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Be sure to account for sales taxes in your Black Friday & Cyber Monday shopping budgets

This post has been updated on Cyber Monday 2017 — Nov. 27 — to add more info on sales taxes due on online purchases.

It's almost Thanksgiving. You know what that means. It's almost Black Friday. With Cyber Monday on that shopping day's heels.

Black Friday, the day-after-Thanksgiving ostensible bargain bonanza is still popular even with the growth of online shopping.

Black Friday Walmart Linton Indiana 2011_yancy9 Flickr CC
Shoppers looking for Black Friday deals in Linton, Indiana. (Photo by yancy9 via Flickr)

Spending expected to increase: Consumer spending over the Black Friday weekend is expected to increase by 47 percent from the same period in 2016, according to a recent RetailMeNot survey.

Consumers plan to spend an average of $743 this year during the weekend that runs from Black Friday through Cyber Monday. That figure is up from an average of $505 over the same weekend last year.

Speaking of Cyber Monday, a survey by Deloitte found that despite the appeal of in-store shopping after Turkey Day, shoppers expect to spend 52 percent of their holiday weekend budget online versus 46 percent in actual stores. And nearly three-quarters (72 percent) said they will shop online next Monday.

That tracks with RetailMeNot's data, which found more than 56 percent of consumers said they plan to make a purchase on Cyber Monday this year, compared with 39 percent last year.

Budget for taxes: Regardless of how you shop, sales taxes are likely to be part of the equation.

You can escape them only if you live in one of the five states don't impose sales taxes: Alaska, Delaware, Montana, New Hampshire and Oregon. But even then, some local sales and use (more on this in a minute) taxes are authorized in those states.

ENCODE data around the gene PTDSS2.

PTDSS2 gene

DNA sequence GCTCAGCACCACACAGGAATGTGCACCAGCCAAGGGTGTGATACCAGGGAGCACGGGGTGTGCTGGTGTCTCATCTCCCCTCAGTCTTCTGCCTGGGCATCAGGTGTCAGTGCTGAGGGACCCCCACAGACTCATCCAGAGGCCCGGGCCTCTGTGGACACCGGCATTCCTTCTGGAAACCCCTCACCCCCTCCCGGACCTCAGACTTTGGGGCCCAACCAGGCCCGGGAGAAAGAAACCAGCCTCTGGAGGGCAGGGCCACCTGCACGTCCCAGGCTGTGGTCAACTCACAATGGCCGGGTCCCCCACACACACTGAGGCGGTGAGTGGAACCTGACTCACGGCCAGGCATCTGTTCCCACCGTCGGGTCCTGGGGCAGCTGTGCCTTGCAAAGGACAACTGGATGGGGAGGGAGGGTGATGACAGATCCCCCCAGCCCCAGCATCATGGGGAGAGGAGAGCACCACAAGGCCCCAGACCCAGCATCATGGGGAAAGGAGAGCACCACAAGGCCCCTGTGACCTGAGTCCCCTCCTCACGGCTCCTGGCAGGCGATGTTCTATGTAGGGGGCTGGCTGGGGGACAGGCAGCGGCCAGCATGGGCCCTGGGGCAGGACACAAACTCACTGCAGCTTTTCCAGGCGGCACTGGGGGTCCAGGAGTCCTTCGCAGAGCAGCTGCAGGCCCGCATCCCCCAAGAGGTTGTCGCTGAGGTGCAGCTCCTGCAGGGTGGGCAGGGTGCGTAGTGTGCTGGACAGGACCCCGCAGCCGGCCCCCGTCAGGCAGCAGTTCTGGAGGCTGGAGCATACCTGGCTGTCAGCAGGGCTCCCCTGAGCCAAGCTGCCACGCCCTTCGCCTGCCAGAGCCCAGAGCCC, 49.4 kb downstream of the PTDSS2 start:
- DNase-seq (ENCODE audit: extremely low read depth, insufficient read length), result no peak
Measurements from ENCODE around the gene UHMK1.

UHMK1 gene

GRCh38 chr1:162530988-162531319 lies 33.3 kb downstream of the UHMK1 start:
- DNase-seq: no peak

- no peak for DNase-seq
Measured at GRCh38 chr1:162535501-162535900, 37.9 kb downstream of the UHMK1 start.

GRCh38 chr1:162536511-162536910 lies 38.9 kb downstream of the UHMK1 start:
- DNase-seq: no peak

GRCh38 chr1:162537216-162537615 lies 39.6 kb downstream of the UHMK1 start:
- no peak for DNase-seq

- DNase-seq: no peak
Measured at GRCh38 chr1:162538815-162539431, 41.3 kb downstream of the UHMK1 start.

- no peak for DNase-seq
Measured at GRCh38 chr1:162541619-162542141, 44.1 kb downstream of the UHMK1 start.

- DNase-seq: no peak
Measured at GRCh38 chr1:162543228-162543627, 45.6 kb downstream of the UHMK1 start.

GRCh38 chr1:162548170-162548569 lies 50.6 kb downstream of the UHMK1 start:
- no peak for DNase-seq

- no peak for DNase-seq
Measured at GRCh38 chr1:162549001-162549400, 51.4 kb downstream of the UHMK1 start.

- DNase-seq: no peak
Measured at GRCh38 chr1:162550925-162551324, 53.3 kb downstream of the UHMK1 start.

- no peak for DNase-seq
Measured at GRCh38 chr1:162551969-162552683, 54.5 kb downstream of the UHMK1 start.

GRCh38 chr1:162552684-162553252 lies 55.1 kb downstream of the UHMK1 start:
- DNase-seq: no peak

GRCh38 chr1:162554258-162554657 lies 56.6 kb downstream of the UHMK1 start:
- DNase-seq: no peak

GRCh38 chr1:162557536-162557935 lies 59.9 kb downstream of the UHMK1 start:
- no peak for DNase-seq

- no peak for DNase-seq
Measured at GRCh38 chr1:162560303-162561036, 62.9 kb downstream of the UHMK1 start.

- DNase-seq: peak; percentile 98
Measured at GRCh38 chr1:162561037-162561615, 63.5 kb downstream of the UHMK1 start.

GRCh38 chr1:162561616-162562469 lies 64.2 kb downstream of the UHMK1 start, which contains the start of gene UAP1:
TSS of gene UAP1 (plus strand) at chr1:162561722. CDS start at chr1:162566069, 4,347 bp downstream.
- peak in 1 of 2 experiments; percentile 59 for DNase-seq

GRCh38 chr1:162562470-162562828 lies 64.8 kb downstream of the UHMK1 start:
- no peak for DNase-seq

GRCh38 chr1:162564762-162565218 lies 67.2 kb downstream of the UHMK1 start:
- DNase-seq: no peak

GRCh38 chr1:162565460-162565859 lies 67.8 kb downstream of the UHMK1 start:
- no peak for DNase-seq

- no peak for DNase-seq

The other 45 states and District of Columbia do collect state-wide sales taxes. Plus, many and various lower governmental jurisdictions in those states also collect sales taxes.

Here's where I issue a reminder about use taxes. States with sales taxes have use taxes, which typically are the same rate as the sales tax. As the name indicates, you owe the tax on an item you bought elsewhere, either physically while traveling or from a catalog or online, and brought back or had delivered to your home state for you to use.

Online tax issues, too: And you're not off the tax hook if you shop online on Cyber Monday or any other day.

Amazon packages on doorstep

Online retail giant Amazon has been collecting sales taxes on items it ships to the 45 states that have the levies since April 1.

Other remote sellers also have joined the tax collection ranks, but generally because of pressure from state officials.

And states are putting the pressure on the sites by pushing the boundaries of sales tax collection. Some of the new laws expand what is known as nexus, the presence required for a retailer to collect sales tax.

The sales tax collection questions, which could soon be settled by the U.S. Supreme Court, are confusing, for both shoppers and retailers.

Until then, even when internet retailers don't collect sales you're supposed to pay your state's aforementioned use tax on your online purchases.

Black Friday/Cyber Monday buying power: So how far will your holiday budget go as the shopping season kicks off in a couple of days?

Taxes could make a difference, especially if you're buying a lot or big-ticket items.

Wolters Kluwer Tax & Accounting has taken a look at state sales tax rates and come up with the cool map below highlighting the 10 states with highest sales tax rates (in blue) and the 10 with the lowest (in green).

Wolters Kluwer Tax and Accounting_10 highest-lowest state sales taxes

Congrats if you live in a green or no-sales-tax state. Sorry for the added expense if you're in a blue one.

But at least you now know where you stand when it comes to sales taxes and whether you can add to your list or need to add a few dollars to your shopping budget.

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